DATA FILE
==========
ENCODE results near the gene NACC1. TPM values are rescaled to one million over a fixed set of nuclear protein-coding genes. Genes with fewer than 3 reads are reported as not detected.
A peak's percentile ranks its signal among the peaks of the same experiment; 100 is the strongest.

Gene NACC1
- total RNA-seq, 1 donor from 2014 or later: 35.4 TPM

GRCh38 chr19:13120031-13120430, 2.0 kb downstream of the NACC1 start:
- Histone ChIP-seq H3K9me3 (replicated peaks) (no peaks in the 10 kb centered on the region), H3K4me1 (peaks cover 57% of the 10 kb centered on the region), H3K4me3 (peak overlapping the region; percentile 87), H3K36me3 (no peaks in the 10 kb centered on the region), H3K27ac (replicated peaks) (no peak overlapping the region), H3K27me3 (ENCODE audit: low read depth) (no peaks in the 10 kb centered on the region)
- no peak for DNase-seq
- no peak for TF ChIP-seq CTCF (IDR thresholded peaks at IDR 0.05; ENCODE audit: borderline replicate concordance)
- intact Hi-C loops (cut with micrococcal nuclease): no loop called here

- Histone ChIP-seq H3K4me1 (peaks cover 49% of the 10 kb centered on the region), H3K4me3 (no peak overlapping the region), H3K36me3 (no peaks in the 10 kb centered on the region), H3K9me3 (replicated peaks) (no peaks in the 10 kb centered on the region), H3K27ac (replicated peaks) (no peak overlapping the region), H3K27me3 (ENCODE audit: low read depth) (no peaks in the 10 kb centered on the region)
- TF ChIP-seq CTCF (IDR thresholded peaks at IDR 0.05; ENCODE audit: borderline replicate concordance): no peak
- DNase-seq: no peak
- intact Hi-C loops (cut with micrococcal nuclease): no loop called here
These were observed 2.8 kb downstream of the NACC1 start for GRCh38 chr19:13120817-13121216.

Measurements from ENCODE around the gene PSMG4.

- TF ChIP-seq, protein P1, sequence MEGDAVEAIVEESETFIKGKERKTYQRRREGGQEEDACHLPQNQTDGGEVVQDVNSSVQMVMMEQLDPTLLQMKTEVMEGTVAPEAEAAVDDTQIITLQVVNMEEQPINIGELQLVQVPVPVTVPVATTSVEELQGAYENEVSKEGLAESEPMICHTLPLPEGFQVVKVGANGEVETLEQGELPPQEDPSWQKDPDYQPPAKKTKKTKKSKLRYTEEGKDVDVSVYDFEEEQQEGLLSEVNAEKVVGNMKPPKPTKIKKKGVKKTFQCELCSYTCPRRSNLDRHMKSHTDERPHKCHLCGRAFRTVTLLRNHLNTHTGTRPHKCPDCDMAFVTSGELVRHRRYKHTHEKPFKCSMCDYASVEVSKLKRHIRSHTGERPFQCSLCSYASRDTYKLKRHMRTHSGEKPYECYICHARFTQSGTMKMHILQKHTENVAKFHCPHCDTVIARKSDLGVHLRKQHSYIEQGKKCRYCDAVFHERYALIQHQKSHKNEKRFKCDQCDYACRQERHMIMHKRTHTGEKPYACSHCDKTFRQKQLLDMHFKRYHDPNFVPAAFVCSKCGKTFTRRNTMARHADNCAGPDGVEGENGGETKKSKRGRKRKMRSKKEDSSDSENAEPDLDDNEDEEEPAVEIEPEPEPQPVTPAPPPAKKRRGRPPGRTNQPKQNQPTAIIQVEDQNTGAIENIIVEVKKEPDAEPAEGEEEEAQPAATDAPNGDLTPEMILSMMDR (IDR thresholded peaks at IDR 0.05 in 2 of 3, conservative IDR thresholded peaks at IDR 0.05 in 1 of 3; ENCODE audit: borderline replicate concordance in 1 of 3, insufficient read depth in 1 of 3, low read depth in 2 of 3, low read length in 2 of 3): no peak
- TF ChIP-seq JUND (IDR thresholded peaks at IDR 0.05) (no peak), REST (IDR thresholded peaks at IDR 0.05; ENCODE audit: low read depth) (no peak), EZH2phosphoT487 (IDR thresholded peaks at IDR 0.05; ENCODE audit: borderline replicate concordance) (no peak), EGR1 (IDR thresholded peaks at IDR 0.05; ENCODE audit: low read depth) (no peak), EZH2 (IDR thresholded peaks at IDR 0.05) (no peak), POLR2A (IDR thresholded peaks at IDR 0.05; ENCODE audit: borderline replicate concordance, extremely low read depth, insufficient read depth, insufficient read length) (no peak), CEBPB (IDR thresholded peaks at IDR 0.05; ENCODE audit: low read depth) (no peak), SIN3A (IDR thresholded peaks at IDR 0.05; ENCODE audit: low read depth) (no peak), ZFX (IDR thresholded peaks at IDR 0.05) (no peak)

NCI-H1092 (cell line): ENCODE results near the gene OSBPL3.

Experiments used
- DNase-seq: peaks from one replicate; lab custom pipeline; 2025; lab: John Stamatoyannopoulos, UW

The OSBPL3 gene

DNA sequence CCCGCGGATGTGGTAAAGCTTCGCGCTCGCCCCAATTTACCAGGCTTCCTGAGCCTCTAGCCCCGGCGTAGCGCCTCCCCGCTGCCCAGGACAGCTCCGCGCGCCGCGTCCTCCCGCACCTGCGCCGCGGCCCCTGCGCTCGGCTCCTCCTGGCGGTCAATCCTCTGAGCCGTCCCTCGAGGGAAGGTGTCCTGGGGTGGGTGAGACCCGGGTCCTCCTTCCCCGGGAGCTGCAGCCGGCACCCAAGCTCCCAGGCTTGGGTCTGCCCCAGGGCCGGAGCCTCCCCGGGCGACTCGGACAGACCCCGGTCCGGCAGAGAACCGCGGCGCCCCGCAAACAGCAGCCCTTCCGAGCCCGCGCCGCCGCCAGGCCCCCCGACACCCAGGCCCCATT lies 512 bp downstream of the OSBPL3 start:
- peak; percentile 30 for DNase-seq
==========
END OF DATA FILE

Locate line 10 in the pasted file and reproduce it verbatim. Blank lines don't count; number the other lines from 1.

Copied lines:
- Histone ChIP-seq H3K4me1 (peaks cover 49% of the 10 kb centered on the region), H3K4me3 (no peak overlapping the region), H3K36me3 (no peaks in the 10 kb centered on the region), H3K9me3 (replicated peaks) (no peaks in the 10 kb centered on the region), H3K27ac (replicated peaks) (no peak overlapping the region), H3K27me3 (ENCODE audit: low read depth) (no peaks in the 10 kb centered on the region)